Wine Bottle LED Gel Lamp

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Intro: Wine Bottle LED Gel Lamp

Recycle an old cell phone charger and wine bottle into a gel filled LED lamp.

Step 1: Parts List

Parts needed:
- empty wine bottle and cork (I used a 1.5L bottle)
- wire
- blue and red LEDs
- 220 Ohm and 100 Ohm resistors
- small toggle switch
- gel candle wax

I got the gel wax from Michaels for $32.23 with a 40% off coupon. There is enough wax to fill three 1.5L bottles.
The wire, switch, resistors, and LEDs all came from RadioShack for about $15.
With $11 worth of wax per bottle and $15 worth of electronics, this project cost about $26 all together. You could get the parts much cheaper online, but I wasn't feeling patient enough for that.

Tools needed:
- drill or drill press
- glass drill bit
- squirt bottle
- clamp
- soldering iron and solder
- wire cutters
- hot glue gun
- funnel
- sticky tack
- a pot to melt the gel wax
- a food thermometer for the wax

Step 2: The LED Circuit

The circuit consists of two LEDs with current limiting resistors in parallel. You can wire everything together as shown in the picture below. Remember that the shorter leg / flat side of the LED is Ground. If the wires are too close together after you have the circuit built, you can wrap them with electrical tape so no wires touch.

I used thin insulated wrapping wire from RadioShack to run power inside the bottle. The wrapping wire connects the cell phone charger to the ground and +5 V of the circuit shown in the picture. You can use a multimeter to find the ground and positive wires from the cell phone charger, or you can just touch the wires to the circuit and see if it works. The LEDs will only light up when it is connected correctly.

To find the correct resistor for each LED, we use:

Supply Voltage - Forward Voltage = Current * Resistance

The Forward Voltage and Max Current are given on the LED packaging, and we know our Supply Voltage is 5 Volts from the cell phone charger. When we plug in the known values, we can solve for the Resistance.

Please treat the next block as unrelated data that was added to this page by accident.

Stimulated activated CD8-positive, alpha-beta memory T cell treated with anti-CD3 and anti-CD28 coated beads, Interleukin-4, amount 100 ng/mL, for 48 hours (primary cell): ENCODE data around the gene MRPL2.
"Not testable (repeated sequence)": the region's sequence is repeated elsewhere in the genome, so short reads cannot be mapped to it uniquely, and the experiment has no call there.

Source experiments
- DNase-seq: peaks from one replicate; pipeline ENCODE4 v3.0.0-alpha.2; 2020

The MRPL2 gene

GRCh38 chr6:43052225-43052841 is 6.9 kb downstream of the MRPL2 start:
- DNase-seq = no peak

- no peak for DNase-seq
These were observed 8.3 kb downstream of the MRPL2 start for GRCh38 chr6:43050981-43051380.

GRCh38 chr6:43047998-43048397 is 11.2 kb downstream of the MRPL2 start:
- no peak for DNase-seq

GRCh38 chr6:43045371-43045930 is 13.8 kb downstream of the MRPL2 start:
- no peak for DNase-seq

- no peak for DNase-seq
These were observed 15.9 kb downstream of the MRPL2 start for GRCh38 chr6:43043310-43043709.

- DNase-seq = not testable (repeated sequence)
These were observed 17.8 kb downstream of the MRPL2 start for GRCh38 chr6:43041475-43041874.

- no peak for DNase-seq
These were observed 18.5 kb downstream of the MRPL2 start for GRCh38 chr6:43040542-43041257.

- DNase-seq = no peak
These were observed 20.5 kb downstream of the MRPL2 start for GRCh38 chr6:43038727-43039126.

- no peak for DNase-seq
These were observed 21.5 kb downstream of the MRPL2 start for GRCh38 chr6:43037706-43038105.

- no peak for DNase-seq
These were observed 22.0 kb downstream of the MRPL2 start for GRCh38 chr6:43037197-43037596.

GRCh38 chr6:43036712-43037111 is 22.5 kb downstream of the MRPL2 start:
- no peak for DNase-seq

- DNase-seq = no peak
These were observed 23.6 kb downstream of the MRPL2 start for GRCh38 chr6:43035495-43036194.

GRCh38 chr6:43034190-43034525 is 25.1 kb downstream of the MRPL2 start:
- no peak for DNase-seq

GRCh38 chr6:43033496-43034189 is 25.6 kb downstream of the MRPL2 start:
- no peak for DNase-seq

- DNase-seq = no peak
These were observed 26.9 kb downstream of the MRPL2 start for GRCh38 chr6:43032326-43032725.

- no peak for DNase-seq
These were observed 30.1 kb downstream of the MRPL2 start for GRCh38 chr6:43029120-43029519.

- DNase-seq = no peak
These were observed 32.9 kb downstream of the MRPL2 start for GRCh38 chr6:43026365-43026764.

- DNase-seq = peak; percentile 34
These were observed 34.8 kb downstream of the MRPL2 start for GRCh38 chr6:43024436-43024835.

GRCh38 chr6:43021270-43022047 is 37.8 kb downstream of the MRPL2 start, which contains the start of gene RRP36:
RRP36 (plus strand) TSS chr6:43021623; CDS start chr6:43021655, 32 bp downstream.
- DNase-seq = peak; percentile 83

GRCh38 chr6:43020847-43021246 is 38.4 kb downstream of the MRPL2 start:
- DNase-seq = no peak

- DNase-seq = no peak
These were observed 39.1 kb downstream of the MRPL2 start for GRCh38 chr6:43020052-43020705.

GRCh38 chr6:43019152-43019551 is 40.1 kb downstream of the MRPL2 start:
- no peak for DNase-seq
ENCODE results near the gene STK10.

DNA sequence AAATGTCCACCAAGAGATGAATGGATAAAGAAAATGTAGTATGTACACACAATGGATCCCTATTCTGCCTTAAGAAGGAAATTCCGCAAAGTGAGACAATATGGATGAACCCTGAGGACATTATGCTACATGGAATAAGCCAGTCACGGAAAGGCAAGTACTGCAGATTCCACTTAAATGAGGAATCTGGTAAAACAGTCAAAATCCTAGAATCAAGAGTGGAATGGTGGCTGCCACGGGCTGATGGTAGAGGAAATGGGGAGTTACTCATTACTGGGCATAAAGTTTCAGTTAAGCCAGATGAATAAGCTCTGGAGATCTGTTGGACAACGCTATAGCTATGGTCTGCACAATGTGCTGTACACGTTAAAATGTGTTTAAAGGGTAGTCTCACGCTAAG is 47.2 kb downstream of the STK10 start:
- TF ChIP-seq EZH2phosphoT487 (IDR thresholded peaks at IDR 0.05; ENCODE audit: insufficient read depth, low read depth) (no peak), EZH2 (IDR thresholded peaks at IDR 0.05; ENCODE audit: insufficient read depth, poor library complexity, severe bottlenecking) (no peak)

Find the Blue LED resistor
Supply Voltage = 5 V
Foward Voltage = 3.7 V
Current = 20 mA (0.020 A)
 
5 - 3.7 = 0.020 * Resistance
      65 = Resistance

So, we need a 65 Ohm resistor to give the LED 20 mA of current. I used a 100 Ohm resistor I already had, so my blue LED is actually getting a little less than 20 mA.

Find the Red LED resistor
Supply Voltage = 5 V
Foward Voltage = 1.7 V (This is less than the Blue LED Foward Voltage)
Current = 20 mA (0.020 A)
 
5 - 1.7 = 0.020 * Resistance
      165 = Resistance

We need a 165 Ohm resistor to give the red LED 20 mA of current. I used a 220 Ohm resistor I already had, so my red LED is also getting a little less than 20 mA.

Is this safe for the cell phone charger?
The cell phone charger is rated at 0.7 A max (same as 700 mA). Each of our LEDs is drawing less than 20 mA, so the entire circuit is drawing less than 40 mA. The 40 mA we are drawing is much less than the 700 mA the charger is rated for, so we are well within the specs of the charger... maybe we should add lots more LEDs : )


 
 

Step 3: Prepare the Bottle

You have to use a special glass drill bit to drill a hole in the wine bottle. You can find them at Lowes or Home Depot for about $7 each, or a 4 pack for $16. It will take 10 - 15 minutes to drill all the way through the bottle with these.

On my first try, I broke the bottle. After the hole went all the way through the bottle, the drill slipped forward and the drill chuck cracked the bottle. On my second try, I pushed a wine cork over the drill bit so it would act as a stopper and prevent the bottle from breaking again.

To drill the hole:
1. Put a cork over your glass drill bit so you don't break the bottle with the drill (see the picture)
2. Wrap the bottle in a towel and clamp it to a work table
3. Make sure you have a squirt bottle of water and a full drill battery
4. Start drilling straight down, and squirt the bottle with water every 5 - 10 seconds
5. Expect it to take 10 - 15 minutes to drill all the way through, don't use too much pressure
6. Use even less pressure when the hole is almost all the way through so you don't break the bottle

After the hole was drilled, I fed the phone charger cable through and held it in place with hot glue. The wrapping wire runs through the top of the bottle so it can be connected to the circuit that was built in the previous step.